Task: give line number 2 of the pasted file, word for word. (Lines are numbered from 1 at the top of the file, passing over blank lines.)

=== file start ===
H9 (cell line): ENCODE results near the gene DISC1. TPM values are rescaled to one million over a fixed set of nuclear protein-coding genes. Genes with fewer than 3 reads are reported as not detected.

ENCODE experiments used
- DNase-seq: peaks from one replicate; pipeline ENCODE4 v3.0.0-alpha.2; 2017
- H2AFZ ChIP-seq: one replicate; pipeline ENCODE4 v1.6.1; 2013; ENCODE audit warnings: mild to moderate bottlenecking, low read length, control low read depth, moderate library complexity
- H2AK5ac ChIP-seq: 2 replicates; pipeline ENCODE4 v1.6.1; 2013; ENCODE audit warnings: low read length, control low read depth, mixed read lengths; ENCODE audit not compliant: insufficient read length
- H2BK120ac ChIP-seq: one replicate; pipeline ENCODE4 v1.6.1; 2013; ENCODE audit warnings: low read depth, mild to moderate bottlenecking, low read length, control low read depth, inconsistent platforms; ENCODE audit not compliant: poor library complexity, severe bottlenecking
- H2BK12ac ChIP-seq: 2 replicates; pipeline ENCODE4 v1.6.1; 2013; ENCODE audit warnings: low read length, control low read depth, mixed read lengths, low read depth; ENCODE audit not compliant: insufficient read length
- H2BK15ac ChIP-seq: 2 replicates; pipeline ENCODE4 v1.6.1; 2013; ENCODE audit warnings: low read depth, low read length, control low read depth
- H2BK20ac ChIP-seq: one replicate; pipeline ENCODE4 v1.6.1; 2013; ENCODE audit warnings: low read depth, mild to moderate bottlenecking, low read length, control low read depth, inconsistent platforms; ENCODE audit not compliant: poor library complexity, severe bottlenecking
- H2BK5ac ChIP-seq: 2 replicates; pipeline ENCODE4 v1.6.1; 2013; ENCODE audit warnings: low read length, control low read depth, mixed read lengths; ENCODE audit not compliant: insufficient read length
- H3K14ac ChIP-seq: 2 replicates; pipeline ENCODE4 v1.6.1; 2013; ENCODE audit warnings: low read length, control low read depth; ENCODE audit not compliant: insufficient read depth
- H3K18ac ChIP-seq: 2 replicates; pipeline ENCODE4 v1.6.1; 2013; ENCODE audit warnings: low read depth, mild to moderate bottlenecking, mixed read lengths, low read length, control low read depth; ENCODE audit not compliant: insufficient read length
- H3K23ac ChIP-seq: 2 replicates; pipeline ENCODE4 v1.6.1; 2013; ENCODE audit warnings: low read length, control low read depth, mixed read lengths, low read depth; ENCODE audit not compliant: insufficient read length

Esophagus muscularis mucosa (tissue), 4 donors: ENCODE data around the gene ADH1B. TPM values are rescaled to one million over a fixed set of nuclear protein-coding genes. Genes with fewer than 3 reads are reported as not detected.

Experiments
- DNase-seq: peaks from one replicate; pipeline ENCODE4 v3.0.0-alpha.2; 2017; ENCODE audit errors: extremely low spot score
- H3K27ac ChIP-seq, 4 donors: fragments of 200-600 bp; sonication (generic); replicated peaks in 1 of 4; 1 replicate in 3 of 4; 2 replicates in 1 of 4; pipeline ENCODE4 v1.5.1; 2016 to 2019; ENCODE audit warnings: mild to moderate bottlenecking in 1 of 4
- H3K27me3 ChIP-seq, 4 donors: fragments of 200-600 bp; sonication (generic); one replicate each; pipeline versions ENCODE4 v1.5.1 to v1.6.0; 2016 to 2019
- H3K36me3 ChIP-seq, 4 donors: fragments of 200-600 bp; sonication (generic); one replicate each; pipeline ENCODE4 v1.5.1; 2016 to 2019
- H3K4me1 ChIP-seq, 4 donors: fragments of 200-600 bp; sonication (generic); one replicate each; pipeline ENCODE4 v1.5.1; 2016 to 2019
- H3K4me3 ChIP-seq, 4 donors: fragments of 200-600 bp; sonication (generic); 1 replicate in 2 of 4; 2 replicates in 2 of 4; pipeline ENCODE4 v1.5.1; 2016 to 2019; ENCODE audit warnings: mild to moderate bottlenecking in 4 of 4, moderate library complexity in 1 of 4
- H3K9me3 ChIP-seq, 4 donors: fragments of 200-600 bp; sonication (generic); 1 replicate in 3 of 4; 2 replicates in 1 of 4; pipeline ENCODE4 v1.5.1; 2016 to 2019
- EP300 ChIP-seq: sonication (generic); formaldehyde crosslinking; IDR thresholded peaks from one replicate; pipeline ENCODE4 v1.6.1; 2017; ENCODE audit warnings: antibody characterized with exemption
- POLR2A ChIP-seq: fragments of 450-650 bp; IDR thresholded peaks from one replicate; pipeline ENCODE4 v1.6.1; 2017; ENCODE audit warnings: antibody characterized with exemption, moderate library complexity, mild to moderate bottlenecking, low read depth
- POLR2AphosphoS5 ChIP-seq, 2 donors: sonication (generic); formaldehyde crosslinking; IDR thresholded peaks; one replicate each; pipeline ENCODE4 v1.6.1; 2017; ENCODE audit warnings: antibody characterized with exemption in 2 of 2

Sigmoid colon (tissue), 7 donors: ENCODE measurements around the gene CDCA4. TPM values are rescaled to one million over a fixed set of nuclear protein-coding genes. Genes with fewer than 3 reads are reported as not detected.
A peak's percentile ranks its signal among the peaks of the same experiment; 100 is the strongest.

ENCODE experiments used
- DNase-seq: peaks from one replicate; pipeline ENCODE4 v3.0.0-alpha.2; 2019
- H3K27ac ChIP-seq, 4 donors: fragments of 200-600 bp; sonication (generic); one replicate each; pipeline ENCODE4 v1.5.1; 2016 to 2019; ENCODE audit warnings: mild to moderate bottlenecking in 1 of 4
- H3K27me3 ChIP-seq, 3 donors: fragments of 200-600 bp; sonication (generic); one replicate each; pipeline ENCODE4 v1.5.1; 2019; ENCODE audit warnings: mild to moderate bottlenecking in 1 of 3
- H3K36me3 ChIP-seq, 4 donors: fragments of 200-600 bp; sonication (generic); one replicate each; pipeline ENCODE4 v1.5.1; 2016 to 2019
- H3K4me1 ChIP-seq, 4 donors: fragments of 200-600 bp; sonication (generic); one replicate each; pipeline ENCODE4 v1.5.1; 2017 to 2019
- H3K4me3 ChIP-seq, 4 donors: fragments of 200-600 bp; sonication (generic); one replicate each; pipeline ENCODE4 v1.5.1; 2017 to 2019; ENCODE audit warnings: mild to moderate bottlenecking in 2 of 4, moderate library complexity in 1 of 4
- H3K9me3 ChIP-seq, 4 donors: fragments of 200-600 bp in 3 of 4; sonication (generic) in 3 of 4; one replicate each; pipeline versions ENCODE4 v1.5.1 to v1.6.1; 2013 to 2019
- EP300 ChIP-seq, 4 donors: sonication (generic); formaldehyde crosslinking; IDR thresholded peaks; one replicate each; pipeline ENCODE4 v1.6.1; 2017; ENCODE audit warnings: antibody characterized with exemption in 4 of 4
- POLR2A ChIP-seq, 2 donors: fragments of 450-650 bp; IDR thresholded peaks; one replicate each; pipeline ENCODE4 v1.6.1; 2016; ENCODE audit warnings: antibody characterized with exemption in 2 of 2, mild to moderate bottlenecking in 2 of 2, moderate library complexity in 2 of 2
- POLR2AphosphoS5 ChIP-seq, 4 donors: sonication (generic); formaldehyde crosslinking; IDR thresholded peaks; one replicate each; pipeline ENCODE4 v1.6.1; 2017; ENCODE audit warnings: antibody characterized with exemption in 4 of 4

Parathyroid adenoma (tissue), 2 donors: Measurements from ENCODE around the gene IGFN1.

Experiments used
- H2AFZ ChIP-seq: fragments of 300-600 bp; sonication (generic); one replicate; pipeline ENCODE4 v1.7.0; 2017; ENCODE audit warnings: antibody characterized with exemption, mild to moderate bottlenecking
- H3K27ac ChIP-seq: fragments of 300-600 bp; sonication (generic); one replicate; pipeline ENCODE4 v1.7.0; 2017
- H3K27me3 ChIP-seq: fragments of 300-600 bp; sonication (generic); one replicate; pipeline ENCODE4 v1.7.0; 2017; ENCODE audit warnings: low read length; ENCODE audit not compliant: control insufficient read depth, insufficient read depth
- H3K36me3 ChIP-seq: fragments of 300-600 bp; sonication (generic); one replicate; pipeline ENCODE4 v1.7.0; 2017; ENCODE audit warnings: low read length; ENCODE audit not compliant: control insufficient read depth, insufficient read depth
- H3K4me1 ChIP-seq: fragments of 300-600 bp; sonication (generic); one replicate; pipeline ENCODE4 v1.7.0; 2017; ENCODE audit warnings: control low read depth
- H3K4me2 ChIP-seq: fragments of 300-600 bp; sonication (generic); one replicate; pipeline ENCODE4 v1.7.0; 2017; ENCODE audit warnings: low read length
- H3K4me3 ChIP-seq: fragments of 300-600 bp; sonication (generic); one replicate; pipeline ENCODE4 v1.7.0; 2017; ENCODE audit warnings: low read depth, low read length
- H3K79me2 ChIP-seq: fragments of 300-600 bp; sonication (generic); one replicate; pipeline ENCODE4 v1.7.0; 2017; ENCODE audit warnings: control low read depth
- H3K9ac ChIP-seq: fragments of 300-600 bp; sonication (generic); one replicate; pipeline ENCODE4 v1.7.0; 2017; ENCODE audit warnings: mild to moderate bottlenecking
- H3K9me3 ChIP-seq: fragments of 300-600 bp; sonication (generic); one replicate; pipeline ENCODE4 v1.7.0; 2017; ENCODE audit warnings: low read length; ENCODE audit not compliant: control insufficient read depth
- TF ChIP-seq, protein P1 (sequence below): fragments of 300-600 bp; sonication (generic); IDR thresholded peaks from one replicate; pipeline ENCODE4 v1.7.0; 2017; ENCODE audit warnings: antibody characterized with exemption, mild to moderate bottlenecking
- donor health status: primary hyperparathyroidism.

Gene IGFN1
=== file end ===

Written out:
ENCODE experiments used